Diamonds as an investment – Buying and selling for profit
Jewels and gems last a long time, so good sales people will make claims like this is an "investments" and "will always be worth more than what they cost". But that assumes the goods rise in value and you can easily sell them with low sale costs. Demand and supply is everything.
Jewels historically appreciate at about the rate money inflates; in the words of Dave Atlas – "Most luxury items we buy wear out or rot". Jewelry, and especially diamonds, can last forever and have more "intrinsic value" than cars and houses. Land has "Intrinsic value" and so too do gold and diamonds. But the "fashion value" can be fickle, unless the piece is a rare collectable.
To sell the biggest problem is finding a buyer, one who shares your taste and wants to buy what you want to sell right now.
Do buyers trust you? How do they know it is real? A jewelers name and reputation, like Tiffany, command a premium because of trust. You may loose that premium when you sell.
Unless you are famous, you offer a buyer little or no prestige, and no flexibility, or service (e.g. ring sizing, appraisal etc.)
Buyers usually only want the stone(s). They give you nothing for your setting.
Clothing stores have huge mark-ups; this we know from the end of season sales markdowns. But clothing stores turn their stock around 4 times faster than jewelers; so to make up for stock turns jewelers need very big mark-ups to stay in business.
So why buy jewelry as an investment?
Not everyone trusts banks. In some cultures and countries often +10% of wealth is "portable". Cashing in gold and diamonds helped many Chinese escape from Indonesia in 1997.
Some women consider their jewels as security or "running away assets" (few diamonds are returned if the relationship ends).
Jewels are emotional or family investments; a band of diamonds marks a child’s birth, a ruby bangle for a 40th wedding anniversary etc. They are usually an important part of an inheritance. The more love in the family, the higher the non monetary value.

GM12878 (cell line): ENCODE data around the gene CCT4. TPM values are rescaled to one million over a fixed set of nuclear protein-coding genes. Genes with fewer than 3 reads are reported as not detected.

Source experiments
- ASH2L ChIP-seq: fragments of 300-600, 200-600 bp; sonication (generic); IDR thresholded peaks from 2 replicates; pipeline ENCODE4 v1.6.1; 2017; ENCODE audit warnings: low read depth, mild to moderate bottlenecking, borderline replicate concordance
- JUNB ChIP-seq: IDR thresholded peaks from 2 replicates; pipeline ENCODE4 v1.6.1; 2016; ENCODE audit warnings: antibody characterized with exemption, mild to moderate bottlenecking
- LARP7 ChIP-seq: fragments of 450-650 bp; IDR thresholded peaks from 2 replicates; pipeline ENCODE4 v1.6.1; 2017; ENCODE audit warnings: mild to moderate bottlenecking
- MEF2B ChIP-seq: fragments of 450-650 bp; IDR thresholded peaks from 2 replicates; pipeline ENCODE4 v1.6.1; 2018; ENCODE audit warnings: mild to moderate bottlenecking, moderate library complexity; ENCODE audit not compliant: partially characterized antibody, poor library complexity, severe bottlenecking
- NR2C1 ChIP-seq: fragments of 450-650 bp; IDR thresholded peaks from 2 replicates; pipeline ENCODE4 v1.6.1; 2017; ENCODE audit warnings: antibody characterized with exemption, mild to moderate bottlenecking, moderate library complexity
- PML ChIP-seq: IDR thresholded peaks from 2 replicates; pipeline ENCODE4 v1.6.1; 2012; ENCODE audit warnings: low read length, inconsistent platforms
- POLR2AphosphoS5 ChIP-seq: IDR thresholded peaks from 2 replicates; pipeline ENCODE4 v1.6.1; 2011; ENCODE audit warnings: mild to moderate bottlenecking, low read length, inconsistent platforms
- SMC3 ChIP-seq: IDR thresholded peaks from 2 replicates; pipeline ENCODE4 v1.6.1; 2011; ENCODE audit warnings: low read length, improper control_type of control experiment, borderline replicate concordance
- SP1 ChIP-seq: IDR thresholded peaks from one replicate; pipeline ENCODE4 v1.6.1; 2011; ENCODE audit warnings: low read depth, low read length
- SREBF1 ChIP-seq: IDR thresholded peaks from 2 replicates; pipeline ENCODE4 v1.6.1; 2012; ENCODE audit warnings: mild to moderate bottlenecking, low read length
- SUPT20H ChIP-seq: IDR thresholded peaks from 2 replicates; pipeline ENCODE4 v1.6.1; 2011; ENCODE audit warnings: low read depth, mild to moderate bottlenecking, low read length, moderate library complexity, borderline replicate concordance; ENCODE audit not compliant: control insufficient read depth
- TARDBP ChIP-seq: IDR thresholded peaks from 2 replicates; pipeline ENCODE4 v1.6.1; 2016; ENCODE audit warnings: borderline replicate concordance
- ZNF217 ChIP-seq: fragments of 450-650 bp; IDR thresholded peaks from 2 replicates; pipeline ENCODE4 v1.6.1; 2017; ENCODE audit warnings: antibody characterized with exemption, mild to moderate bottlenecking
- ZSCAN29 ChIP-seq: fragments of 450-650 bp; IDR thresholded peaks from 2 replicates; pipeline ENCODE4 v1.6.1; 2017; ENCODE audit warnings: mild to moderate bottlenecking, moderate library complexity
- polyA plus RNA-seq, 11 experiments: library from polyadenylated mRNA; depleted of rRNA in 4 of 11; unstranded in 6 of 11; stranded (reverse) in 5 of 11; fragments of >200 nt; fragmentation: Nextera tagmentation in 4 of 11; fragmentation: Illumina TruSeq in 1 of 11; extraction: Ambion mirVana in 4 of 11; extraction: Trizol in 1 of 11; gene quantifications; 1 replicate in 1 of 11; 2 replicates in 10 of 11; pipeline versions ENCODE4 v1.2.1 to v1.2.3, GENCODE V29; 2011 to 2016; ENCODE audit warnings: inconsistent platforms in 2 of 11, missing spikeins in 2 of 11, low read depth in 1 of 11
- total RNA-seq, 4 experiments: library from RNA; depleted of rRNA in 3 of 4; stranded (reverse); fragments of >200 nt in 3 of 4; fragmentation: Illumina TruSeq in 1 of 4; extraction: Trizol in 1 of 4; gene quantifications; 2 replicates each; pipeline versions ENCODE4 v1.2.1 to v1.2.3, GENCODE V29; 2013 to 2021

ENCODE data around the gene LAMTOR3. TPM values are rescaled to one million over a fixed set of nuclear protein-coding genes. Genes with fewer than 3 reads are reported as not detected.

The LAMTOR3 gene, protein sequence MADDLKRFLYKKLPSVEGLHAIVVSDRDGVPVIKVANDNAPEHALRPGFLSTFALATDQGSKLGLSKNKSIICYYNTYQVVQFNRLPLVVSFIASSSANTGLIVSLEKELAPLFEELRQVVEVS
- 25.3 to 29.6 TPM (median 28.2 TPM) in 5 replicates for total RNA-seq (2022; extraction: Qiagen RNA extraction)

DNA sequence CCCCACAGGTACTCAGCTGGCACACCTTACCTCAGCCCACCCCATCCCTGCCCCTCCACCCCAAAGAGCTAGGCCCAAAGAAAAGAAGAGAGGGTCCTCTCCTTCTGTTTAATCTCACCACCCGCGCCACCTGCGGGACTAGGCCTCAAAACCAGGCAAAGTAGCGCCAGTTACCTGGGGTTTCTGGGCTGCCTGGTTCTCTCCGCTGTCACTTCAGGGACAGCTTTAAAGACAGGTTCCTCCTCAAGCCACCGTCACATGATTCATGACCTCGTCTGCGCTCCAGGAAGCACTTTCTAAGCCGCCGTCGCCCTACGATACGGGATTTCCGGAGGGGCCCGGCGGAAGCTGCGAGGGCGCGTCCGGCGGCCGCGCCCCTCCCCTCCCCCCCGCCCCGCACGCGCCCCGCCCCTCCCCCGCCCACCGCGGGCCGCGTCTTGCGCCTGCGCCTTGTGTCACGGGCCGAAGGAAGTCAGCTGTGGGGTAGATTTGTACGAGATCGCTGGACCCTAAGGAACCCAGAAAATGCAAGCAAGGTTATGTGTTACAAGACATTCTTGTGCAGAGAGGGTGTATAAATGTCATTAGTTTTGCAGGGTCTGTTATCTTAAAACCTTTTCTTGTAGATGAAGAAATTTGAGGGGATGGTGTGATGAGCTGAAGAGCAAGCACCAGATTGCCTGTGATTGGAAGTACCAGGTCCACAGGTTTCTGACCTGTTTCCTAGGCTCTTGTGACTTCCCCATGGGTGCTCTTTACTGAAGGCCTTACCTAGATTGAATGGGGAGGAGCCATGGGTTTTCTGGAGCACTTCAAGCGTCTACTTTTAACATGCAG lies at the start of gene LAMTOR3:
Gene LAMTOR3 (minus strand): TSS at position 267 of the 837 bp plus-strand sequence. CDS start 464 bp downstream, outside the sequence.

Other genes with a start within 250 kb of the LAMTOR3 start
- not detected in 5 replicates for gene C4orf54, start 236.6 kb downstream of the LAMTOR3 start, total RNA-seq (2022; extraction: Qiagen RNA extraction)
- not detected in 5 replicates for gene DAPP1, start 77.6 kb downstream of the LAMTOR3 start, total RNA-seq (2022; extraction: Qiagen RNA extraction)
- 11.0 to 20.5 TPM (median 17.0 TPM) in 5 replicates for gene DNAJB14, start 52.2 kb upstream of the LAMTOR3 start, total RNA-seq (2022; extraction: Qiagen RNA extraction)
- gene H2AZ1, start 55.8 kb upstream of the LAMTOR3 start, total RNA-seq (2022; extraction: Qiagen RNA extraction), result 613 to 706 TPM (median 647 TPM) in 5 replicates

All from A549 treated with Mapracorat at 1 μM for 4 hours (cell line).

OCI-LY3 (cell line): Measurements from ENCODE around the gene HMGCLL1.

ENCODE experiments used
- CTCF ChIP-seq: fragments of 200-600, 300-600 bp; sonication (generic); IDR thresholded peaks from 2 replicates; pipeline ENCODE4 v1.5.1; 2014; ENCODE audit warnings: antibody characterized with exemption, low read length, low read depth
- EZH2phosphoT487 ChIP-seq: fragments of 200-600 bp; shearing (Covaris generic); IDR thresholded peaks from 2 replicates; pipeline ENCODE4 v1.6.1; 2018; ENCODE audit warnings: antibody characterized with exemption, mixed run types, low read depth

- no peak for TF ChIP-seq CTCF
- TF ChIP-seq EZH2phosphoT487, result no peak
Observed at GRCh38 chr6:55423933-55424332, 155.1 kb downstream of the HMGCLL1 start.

A $100,000 diamond ring has more ‘investment’ potential than a $1,000 ring. You do not buy a $1,000 painting hoping to sell it in a few years for $5,000. There is relatively less cost to selling an expensive piece; as the value goes up, seller’s margins come down, just like in real estate.
Less people are diamond investors. It is easier for a buyer to compare the prices of many similar cars, properties or shares. Jewelry requires a lot of specialized expertise.
OK, you are not buying jewelry to sell for a profit. But you want to buy something that will gain in intrinsic value. What is the best investment?
Consider buying something that can be worn most of the time (not left at home for thieves) and you may not need to pay to insure it.
A single diamond does not go up in value faster than say a pair or a matched set in a 3 stone ring.
But a single stone may be more liquid than a collection. A single stone might cost less to set.
“Investment diamonds must be D Flawless or VVS quality”. What rubbish! Rarer diamonds are the hardest for you to sell. Medium quality diamonds (with no visible imperfections or obvious discoloration) are more saleable, and go up in value at a proportional rate to rarer more expensive diamonds.
Princess cuts are hot at the moment, but in a few years they will be passe. Heart shapes, marquise and other shapes come and go in fashion. Round brilliant cut diamonds are definitely the best most resell-able in the long-term.
90% of round diamonds are poorly cut. A clever buyer will buy a non-traditional ‘Ideal Cut’ diamond that will fit into the new GIA and AGS best cut standards.
Fancy colored pink diamonds may become rare if the Australian Argyle mine output falls as appears likely. But pinks are hard to re-sell.
There are lots of opportunities for those prepared to do some homework via Pricescope and the internet to both enjoy beautiful diamonds and secure a bit of diversity in your investments. But don’t buy with a goal of making money by reselling, unless you make it your raison d’etre.
Best of all, many vendors will trade diamonds up. Some are especially generous with stones they sold in the first place. The only caveat is that that you must spend the same amount as the original purchase or the trade in value.